This is the term my husband and I used frequently when our older children were smaller: preferred parent of the week. You are probably familiar with this phenomenon if you too have small children whose temperaments are not so laid back…”no, no, MAMA DO!” or “I don’t want you!! I waaaaannnnntttt Daaaaddddyyy!!”
I honestly wonder, in those of you with big families, does this occur much past the third child? It seems to me, by necessity, that the youngest members of the family often get used to older brothers and sisters helping out, and the flexibility that develops from that precludes the “Preferred Parent Of The Week” syndrome. I would love to hear from you if you have a comment on that!
Parents always want to know how to handle this. In our family, we didn’t argue about this for the sake of arguing (“No, you must have Daddy put your fork on the table!”) for small things, but there were certainly times when a child’s desires could not be accommodated. Mama had the wailing baby, so yes, little four year old, Daddy will have to give the bath. And yes, there would be wailing. But Daddy is a parent too.
It can be hard for parents going through this for the first time to not feel baffled and hurt, especially fathers. One has to carry on in good humor, this is a small child! They say all kinds of things and have all kinds of feelings! Once fathers realize this can be a very normal phase, I think many of them can sort of shore themselves up and not take it so personally. Whenever our children would go through that, we would just look at it other and shrug, “Guess you’re PPW this week!”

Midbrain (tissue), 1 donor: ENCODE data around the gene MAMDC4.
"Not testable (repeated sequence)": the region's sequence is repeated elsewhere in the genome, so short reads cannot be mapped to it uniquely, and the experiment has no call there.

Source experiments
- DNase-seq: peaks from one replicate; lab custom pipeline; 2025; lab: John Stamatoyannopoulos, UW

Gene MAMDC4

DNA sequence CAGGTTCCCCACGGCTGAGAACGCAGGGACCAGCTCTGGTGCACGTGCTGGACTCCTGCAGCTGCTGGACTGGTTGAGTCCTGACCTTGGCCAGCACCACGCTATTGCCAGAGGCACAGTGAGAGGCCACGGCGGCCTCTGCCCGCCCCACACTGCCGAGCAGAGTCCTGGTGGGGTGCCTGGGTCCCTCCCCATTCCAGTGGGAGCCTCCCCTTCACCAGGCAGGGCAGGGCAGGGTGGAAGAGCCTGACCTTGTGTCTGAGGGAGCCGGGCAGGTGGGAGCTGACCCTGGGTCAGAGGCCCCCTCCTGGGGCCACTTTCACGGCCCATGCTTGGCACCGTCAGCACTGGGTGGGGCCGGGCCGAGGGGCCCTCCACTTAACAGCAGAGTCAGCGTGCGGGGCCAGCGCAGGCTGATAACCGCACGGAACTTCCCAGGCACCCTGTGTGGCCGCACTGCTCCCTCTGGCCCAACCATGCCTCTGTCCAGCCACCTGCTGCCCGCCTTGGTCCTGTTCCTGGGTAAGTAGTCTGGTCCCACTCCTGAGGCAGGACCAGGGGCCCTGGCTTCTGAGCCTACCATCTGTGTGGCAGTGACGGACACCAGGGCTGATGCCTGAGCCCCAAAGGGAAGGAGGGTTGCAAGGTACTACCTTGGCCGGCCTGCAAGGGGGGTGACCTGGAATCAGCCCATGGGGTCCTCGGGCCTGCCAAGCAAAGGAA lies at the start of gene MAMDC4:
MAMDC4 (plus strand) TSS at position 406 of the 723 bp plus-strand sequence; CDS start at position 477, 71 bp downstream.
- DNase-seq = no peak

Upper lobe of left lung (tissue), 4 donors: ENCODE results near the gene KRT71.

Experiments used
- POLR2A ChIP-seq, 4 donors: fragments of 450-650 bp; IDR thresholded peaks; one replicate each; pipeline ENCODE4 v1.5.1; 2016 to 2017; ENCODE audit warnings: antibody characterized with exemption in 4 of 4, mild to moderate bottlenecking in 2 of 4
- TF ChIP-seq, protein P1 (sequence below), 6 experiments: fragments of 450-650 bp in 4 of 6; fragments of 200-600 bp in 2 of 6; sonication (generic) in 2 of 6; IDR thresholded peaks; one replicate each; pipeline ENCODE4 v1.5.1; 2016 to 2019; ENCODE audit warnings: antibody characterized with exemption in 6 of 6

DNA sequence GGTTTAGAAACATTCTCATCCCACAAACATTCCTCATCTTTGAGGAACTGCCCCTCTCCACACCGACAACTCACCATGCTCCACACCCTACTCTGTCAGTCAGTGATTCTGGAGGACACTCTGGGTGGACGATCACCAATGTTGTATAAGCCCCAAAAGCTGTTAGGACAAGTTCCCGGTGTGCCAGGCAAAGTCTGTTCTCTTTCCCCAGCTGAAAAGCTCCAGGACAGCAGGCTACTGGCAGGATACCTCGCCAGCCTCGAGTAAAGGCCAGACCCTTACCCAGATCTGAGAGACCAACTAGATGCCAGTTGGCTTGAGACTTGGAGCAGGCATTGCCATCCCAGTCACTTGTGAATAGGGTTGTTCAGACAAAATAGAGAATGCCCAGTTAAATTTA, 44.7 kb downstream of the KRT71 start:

It is important to have a good sense of humor about the whole thing and also a very matter-of-fact, less words, less explaining kind of manner when things are not going the way the child wants.
I have a very astute friend who pointed out that if Dad is never on the “preferred list” for baths, ouchies, bedtime, etc that she wondered if the father and child were doing anything positive through play at all first. It is hard to expect the child to want Dad during those tired, hungry, hurt and whiny kind of times if the child and father have no positive bond together during happy times. There should always be time in the family schedule for FUN, with BOTH parents. Build on a happy platform of play as a foundation!
I would love to hear your experiences with “PPW”.